Charges that OSHA staffers lack a good understanding of the health care industry were most pointed in comments from AABB. The most glaring example, the group notes, is the definition of the term "patient" in the proposed regulations. OSHA uses that term to include "individuals who donate blood, plasma, or blood components"--a usage AABB says is factually, legally, and medically incorrect.

According to the AABB, "A patient is one who, by definition, is ill and seeking diagnosis and treatment. Blood donors on the other hand are, by definition and Federal regulation, healthy individuals. A patient cannot be a blood donor, except possibly for himself or herself.

"In fact, in some states it may be a crime for a patient to even attempt to donate blood, plasma, or blood components. Furthermore, classifying a blood donor as a patient is a major disservice to the blood service and health care communities that continually work to dispel any perception that unhealthy individuals donate blood."

The group would like to see OSHA delegate responsibility of enforcing the final standards for blood establishments to the Food and Drug Administration. Under Federal law, FDA has the primary registration, licensing, and regulatory authority. AABB says the OSHA standards could easily be incorporated into FDA inspections handled by those more familiar with blood service organizations.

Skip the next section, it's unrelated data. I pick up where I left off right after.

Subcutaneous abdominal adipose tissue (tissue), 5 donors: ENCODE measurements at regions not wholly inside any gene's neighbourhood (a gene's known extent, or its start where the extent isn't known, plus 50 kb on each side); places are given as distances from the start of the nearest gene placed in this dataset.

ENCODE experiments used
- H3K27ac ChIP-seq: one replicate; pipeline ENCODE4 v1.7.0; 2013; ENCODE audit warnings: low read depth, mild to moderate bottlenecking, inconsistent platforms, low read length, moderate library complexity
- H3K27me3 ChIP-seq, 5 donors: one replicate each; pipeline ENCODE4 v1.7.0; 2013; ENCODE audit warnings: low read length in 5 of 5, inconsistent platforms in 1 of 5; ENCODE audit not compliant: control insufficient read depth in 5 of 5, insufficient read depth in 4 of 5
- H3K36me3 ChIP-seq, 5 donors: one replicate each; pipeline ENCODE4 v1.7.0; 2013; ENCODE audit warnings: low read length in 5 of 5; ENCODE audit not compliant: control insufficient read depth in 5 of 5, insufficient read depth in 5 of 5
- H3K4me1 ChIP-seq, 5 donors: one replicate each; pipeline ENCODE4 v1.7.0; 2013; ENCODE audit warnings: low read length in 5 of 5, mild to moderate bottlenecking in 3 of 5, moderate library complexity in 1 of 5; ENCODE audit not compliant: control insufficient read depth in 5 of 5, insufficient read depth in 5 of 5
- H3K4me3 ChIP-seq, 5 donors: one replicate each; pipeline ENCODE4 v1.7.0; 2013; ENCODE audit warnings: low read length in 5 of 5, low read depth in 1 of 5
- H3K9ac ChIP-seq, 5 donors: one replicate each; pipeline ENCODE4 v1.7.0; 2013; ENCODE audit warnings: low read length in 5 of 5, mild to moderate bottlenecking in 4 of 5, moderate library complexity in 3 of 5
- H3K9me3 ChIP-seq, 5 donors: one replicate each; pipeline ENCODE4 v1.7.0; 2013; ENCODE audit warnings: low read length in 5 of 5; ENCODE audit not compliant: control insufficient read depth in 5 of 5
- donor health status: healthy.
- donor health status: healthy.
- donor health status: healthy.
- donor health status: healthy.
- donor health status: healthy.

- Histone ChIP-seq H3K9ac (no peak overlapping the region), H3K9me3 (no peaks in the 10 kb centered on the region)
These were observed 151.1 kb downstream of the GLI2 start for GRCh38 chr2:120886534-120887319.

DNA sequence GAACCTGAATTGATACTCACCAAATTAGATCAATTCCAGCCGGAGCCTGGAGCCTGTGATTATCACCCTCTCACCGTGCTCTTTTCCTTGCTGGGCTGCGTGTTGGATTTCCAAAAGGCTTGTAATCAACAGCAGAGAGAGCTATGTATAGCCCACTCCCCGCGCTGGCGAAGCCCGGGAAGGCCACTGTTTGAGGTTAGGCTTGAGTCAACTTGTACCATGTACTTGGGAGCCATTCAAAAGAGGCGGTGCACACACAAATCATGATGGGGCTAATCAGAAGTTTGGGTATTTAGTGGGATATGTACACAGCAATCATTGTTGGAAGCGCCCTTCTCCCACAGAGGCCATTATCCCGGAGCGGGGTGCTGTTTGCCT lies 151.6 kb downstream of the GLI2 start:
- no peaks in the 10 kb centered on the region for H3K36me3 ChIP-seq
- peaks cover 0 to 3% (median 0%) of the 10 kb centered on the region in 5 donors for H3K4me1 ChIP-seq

On other fronts, a number of groups and individual employers maintain that OSHA has grossly underestimated employers' cost of regulatory compliance, the total tab for which is put at $852 million by OSHA.

According to CAP's Hoeltge, "We believe cost estimates of $1,379 per facility or even $33,035 per hospital are far too low. Some of our members have documented increases in hospital costs of 15 per cent, and increases of 50 to 60 per cent in glove costs alone....This is at a time when payers are actively reducing reimbursement to providers. We urge the agency to reconsider these cost estimates and that explicit consideration be given to Government payment for its fair share of the cost of these rules."

AABB estimates that compliance will cost blood banks double what OSHA projects, and makes similar projections for hospitals.